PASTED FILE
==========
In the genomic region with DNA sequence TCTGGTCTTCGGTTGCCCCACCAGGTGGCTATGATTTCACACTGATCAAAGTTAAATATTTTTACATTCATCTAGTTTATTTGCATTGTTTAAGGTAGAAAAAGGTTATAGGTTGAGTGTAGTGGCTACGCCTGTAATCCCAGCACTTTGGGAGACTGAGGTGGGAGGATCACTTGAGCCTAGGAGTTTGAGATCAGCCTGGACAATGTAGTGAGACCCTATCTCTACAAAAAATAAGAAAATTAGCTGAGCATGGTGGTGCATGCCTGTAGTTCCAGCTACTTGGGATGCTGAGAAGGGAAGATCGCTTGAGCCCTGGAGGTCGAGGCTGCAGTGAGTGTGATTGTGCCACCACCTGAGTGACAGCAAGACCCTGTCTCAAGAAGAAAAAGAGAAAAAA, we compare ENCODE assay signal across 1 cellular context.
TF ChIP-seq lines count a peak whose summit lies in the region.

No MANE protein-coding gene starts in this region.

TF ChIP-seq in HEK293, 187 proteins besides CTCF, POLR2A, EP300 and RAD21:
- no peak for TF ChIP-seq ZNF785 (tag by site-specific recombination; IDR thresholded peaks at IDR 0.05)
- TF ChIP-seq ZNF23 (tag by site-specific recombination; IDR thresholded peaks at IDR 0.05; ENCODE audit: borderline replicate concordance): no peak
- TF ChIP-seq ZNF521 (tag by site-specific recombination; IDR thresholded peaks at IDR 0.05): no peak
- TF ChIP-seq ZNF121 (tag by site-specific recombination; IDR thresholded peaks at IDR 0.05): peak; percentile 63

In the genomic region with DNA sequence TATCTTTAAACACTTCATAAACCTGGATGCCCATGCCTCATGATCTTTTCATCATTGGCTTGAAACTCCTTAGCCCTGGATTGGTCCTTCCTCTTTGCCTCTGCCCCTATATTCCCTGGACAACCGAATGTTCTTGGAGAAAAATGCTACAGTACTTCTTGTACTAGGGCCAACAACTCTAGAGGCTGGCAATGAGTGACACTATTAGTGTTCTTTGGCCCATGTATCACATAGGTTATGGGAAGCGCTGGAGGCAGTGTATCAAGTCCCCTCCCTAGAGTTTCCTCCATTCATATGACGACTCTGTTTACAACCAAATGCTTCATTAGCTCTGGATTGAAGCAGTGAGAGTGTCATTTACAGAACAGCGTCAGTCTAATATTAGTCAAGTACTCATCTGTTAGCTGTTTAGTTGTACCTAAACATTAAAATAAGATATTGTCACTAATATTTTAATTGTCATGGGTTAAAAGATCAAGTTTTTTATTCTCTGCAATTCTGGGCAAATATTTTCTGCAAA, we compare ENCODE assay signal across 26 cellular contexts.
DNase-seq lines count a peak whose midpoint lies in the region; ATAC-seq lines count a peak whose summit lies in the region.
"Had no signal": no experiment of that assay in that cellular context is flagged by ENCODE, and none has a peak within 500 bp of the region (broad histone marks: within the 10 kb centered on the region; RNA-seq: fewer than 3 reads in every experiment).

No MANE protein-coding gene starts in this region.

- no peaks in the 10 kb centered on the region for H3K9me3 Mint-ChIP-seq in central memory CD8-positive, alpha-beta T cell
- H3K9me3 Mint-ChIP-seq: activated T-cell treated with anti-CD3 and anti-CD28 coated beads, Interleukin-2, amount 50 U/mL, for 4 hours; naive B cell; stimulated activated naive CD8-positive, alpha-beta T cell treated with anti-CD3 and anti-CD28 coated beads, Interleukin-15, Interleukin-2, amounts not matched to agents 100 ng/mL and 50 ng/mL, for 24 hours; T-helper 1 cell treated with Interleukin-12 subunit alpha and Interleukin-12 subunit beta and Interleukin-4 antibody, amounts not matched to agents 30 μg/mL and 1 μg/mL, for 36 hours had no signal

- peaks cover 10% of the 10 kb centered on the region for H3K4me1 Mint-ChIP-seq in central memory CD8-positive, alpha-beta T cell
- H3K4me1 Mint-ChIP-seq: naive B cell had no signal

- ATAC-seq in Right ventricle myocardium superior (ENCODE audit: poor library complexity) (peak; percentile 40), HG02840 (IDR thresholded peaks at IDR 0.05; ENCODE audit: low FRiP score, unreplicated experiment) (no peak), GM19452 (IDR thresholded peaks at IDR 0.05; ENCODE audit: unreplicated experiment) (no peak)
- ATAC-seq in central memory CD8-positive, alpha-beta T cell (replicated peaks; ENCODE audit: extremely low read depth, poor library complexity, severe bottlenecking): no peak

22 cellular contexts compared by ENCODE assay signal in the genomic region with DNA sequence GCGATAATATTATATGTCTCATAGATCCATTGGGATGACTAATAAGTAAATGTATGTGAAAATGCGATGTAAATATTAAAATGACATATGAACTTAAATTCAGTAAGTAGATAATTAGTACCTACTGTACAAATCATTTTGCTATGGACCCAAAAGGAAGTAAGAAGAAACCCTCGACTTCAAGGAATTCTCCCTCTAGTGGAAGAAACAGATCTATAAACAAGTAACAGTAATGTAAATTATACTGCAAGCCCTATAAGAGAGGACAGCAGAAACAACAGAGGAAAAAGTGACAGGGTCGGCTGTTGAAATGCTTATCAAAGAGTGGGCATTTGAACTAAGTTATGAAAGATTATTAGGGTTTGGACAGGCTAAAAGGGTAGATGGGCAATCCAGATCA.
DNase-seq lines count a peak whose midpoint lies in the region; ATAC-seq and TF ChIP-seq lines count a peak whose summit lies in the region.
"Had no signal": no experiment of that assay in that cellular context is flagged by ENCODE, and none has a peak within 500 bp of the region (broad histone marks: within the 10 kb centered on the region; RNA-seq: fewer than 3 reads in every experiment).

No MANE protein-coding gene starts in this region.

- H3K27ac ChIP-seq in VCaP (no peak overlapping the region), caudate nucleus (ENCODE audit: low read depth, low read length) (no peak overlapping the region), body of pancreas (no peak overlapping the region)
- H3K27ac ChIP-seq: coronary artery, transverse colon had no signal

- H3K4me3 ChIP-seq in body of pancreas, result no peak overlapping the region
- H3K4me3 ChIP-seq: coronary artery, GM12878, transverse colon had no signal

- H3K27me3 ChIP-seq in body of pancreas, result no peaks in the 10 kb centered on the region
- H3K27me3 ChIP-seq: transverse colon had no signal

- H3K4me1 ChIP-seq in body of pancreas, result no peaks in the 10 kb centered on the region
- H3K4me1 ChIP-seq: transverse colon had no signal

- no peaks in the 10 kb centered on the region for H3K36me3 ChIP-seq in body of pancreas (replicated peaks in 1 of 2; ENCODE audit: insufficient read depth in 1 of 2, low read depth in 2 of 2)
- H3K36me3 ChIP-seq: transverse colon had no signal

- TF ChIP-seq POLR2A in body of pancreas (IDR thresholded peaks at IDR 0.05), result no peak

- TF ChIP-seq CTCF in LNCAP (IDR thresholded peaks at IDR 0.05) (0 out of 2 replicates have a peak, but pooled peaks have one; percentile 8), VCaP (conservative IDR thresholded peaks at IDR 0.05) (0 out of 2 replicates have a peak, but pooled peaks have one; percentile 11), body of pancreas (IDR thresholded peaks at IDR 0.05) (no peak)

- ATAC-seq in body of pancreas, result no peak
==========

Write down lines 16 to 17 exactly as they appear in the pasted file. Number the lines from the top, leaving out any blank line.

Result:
- H3K4me1 Mint-ChIP-seq: naive B cell had no signal

- ATAC-seq in Right ventricle myocardium superior (ENCODE audit: poor library complexity) (peak; percentile 40), HG02840 (IDR thresholded peaks at IDR 0.05; ENCODE audit: low FRiP score, unreplicated experiment) (no peak), GM19452 (IDR thresholded peaks at IDR 0.05; ENCODE audit: unreplicated experiment) (no peak)